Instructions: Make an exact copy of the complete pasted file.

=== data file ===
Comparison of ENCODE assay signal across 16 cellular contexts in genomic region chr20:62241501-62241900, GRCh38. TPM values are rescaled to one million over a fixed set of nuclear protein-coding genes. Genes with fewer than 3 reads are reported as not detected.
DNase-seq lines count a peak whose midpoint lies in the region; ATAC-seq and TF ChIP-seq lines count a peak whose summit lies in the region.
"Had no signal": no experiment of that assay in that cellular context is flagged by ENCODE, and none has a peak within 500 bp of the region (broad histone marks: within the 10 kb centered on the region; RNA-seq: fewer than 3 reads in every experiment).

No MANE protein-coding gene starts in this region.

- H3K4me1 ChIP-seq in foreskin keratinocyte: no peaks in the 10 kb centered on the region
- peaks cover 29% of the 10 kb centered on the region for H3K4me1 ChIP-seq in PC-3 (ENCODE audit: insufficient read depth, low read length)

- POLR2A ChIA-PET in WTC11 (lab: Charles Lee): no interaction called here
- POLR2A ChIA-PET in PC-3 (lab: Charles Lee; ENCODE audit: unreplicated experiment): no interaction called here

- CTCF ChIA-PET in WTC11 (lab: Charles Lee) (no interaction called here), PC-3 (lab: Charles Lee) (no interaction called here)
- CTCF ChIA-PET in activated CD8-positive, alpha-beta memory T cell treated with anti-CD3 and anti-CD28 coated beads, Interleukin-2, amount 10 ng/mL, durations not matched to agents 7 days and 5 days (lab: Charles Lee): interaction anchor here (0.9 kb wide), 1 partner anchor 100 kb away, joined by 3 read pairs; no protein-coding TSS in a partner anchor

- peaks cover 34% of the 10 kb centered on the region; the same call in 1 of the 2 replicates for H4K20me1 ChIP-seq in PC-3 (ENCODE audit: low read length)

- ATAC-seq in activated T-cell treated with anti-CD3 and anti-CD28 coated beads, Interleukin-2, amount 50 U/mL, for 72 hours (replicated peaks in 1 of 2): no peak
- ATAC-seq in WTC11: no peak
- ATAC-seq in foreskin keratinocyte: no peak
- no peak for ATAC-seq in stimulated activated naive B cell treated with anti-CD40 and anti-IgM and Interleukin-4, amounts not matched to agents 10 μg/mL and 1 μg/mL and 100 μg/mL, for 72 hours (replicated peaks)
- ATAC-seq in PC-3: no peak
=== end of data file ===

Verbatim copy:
Comparison of ENCODE assay signal across 16 cellular contexts in genomic region chr20:62241501-62241900, GRCh38. TPM values are rescaled to one million over a fixed set of nuclear protein-coding genes. Genes with fewer than 3 reads are reported as not detected.
DNase-seq lines count a peak whose midpoint lies in the region; ATAC-seq and TF ChIP-seq lines count a peak whose summit lies in the region.
"Had no signal": no experiment of that assay in that cellular context is flagged by ENCODE, and none has a peak within 500 bp of the region (broad histone marks: within the 10 kb centered on the region; RNA-seq: fewer than 3 reads in every experiment).

No MANE protein-coding gene starts in this region.

- H3K4me1 ChIP-seq in foreskin keratinocyte: no peaks in the 10 kb centered on the region
- peaks cover 29% of the 10 kb centered on the region for H3K4me1 ChIP-seq in PC-3 (ENCODE audit: insufficient read depth, low read length)

- POLR2A ChIA-PET in WTC11 (lab: Charles Lee): no interaction called here
- POLR2A ChIA-PET in PC-3 (lab: Charles Lee; ENCODE audit: unreplicated experiment): no interaction called here

- CTCF ChIA-PET in WTC11 (lab: Charles Lee) (no interaction called here), PC-3 (lab: Charles Lee) (no interaction called here)
- CTCF ChIA-PET in activated CD8-positive, alpha-beta memory T cell treated with anti-CD3 and anti-CD28 coated beads, Interleukin-2, amount 10 ng/mL, durations not matched to agents 7 days and 5 days (lab: Charles Lee): interaction anchor here (0.9 kb wide), 1 partner anchor 100 kb away, joined by 3 read pairs; no protein-coding TSS in a partner anchor

- peaks cover 34% of the 10 kb centered on the region; the same call in 1 of the 2 replicates for H4K20me1 ChIP-seq in PC-3 (ENCODE audit: low read length)

- ATAC-seq in activated T-cell treated with anti-CD3 and anti-CD28 coated beads, Interleukin-2, amount 50 U/mL, for 72 hours (replicated peaks in 1 of 2): no peak
- ATAC-seq in WTC11: no peak
- ATAC-seq in foreskin keratinocyte: no peak
- no peak for ATAC-seq in stimulated activated naive B cell treated with anti-CD40 and anti-IgM and Interleukin-4, amounts not matched to agents 10 μg/mL and 1 μg/mL and 100 μg/mL, for 72 hours (replicated peaks)
- ATAC-seq in PC-3: no peak